(Reuters) – Following are the key parts of U.S. Judge Susan Bolton’s decision on Arizona’s tough new immigration law, prohibiting some provisions from taking effect while allowing other portions to enter into force.
The law goes into effect on Thursday.
PROVISIONS BLOCKED FROM TAKING EFFECT:
* Would have required that an officer try to determine the immigration status of a person who they have stopped, detained or arrested if they suspect the individual is in the country illegally; and would have required verification of the immigration status of an individual before the person is released from custody.
* Would have authorized the arrest of an individual where there is probable cause the person has committed a crime that would make them eligible for deportation.
* Would have created a criminal statute for failing to apply for or carry immigration registration papers.
* Would have created a criminal statute for an illegal immigrant to seek, apply or perform work.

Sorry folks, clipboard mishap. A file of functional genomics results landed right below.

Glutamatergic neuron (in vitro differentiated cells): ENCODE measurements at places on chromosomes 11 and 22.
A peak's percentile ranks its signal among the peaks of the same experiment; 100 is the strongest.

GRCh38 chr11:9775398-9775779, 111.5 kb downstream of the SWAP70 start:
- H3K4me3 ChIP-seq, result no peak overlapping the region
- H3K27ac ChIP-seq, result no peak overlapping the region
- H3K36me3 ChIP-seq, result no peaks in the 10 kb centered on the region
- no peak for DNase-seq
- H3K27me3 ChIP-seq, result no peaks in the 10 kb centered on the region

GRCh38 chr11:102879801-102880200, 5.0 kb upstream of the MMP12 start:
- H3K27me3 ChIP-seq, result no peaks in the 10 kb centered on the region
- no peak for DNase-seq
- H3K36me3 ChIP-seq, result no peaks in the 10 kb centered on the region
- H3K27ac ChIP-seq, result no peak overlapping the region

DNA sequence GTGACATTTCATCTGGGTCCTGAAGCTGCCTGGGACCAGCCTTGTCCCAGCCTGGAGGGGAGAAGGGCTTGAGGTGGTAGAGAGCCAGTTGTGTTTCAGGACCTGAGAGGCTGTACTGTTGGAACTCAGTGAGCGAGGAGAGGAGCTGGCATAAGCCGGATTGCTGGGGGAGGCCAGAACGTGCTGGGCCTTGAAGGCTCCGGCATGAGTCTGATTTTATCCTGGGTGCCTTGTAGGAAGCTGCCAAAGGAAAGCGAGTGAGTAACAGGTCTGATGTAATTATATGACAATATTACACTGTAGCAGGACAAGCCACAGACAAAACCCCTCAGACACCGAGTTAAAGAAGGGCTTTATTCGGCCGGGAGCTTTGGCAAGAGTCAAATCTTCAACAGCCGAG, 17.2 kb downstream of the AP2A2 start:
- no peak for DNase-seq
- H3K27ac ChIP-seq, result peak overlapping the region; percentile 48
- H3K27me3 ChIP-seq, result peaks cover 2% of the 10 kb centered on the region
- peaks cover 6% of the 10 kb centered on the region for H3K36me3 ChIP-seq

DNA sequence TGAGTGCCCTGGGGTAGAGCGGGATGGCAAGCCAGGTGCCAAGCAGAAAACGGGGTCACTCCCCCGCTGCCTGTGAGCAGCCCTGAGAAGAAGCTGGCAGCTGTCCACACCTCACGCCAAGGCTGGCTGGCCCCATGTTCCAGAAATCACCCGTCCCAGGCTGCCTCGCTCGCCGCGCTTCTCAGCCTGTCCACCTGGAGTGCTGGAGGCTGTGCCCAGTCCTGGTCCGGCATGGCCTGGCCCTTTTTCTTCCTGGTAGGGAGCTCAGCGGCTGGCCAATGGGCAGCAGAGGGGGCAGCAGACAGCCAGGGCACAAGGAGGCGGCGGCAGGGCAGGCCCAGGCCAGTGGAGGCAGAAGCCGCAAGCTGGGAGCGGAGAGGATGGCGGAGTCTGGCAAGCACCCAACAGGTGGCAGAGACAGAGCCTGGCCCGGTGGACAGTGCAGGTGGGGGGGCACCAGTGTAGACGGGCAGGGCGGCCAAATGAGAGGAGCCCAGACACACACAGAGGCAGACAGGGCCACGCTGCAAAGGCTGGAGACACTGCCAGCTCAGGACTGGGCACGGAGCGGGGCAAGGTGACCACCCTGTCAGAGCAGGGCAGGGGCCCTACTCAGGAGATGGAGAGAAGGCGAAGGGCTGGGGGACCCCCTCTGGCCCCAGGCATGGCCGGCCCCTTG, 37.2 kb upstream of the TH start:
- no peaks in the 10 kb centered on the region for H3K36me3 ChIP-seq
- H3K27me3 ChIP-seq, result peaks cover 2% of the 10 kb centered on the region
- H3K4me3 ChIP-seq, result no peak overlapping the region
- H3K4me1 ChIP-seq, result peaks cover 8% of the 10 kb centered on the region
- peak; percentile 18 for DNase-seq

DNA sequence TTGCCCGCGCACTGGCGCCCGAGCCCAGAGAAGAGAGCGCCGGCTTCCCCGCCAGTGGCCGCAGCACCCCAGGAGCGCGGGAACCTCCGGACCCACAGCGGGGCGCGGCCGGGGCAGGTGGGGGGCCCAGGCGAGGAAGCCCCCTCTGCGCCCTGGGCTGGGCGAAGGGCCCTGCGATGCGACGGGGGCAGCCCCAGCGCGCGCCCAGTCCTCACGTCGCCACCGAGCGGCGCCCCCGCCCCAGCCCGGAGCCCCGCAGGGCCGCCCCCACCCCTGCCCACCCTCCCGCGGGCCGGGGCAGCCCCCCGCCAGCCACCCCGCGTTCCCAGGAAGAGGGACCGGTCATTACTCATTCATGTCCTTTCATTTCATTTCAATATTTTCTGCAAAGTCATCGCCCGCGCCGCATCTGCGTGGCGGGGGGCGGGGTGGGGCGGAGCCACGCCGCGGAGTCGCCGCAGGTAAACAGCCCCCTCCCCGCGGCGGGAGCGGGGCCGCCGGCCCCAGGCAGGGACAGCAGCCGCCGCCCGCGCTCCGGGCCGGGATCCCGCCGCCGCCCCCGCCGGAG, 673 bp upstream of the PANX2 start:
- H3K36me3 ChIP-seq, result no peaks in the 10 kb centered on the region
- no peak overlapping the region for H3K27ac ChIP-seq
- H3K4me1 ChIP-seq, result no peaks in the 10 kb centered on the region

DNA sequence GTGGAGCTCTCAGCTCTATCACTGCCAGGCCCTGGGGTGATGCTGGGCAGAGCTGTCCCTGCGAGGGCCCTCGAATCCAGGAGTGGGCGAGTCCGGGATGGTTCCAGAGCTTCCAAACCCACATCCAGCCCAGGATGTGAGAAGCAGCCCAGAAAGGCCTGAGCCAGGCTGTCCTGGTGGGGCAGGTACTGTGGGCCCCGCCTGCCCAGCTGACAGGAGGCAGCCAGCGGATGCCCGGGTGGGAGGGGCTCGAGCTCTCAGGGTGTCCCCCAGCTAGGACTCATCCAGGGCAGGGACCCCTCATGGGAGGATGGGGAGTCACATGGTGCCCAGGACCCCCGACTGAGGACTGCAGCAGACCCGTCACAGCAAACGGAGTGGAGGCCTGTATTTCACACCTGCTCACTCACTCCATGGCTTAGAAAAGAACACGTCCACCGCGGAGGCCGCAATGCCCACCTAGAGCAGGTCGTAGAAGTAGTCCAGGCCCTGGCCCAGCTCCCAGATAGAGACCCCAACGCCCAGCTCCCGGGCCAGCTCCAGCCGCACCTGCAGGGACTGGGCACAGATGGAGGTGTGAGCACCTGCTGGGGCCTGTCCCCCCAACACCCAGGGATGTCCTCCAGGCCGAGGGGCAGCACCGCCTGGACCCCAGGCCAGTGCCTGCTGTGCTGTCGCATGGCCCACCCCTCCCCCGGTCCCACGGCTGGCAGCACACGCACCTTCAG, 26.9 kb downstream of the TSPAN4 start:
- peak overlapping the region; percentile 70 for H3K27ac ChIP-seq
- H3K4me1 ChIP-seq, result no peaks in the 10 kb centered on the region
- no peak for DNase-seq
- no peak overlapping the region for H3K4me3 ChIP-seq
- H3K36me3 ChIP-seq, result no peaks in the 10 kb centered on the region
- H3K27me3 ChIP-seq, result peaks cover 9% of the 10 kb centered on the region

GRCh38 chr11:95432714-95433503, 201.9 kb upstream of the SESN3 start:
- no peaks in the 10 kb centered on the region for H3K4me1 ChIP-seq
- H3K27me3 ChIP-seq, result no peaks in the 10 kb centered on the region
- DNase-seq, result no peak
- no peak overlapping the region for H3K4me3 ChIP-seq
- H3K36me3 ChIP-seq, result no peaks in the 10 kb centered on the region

PROVISIONS ALLOWED TO TAKE EFFECT:
* Makes it illegal for a person to stop their vehicle to pick up a day laborer and for such a worker to get into a motor vehicle if they are impeding traffic.
* Bars Arizona officials from limiting enforcement of federal immigration laws.
* Permits legal Arizona residents to sue any state official or agency for adopting a policy restricting the enforcement of federal immigration laws.
* Makes it a separate crime for a person to transport or harbor an illegal immigrant or to encourage or induce that individual to come to or to live in Arizona.
(Reporting by Jeremy Pelofsky in Washington, Editing by Sandra Maler)